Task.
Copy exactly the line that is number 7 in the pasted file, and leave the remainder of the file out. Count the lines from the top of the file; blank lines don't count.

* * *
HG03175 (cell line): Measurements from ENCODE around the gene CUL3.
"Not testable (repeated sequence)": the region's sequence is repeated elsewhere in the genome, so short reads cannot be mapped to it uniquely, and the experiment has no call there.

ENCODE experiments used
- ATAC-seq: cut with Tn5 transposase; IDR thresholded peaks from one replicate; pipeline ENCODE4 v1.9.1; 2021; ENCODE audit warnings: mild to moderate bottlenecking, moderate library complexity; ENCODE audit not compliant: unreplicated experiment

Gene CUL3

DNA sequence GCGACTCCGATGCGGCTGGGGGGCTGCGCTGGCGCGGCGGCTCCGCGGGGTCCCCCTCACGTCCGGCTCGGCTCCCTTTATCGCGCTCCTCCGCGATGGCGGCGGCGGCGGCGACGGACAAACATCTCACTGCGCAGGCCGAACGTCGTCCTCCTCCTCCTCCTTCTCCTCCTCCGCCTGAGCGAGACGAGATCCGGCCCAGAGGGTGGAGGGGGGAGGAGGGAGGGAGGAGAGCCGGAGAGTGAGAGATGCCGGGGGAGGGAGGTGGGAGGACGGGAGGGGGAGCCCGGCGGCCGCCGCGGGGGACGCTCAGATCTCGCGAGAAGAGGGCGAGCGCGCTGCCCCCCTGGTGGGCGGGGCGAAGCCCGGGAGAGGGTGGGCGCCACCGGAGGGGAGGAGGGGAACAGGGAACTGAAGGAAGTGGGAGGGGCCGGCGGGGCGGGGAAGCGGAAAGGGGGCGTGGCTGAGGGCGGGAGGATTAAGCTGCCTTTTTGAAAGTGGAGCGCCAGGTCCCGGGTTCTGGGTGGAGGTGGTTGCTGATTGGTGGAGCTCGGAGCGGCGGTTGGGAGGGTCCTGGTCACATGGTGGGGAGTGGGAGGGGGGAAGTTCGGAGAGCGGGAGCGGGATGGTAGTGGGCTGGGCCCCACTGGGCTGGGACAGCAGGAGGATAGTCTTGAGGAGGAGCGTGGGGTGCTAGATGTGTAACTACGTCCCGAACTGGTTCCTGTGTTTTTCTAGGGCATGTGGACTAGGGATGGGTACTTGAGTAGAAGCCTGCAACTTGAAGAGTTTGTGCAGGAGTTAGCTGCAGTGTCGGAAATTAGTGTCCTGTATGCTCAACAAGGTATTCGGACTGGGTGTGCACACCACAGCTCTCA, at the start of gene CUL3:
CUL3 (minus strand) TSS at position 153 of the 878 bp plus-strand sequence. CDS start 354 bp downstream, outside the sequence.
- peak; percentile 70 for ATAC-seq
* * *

CUL3 (minus strand) TSS at position 153 of the 878 bp plus-strand sequence. CDS start 354 bp downstream, outside the sequence.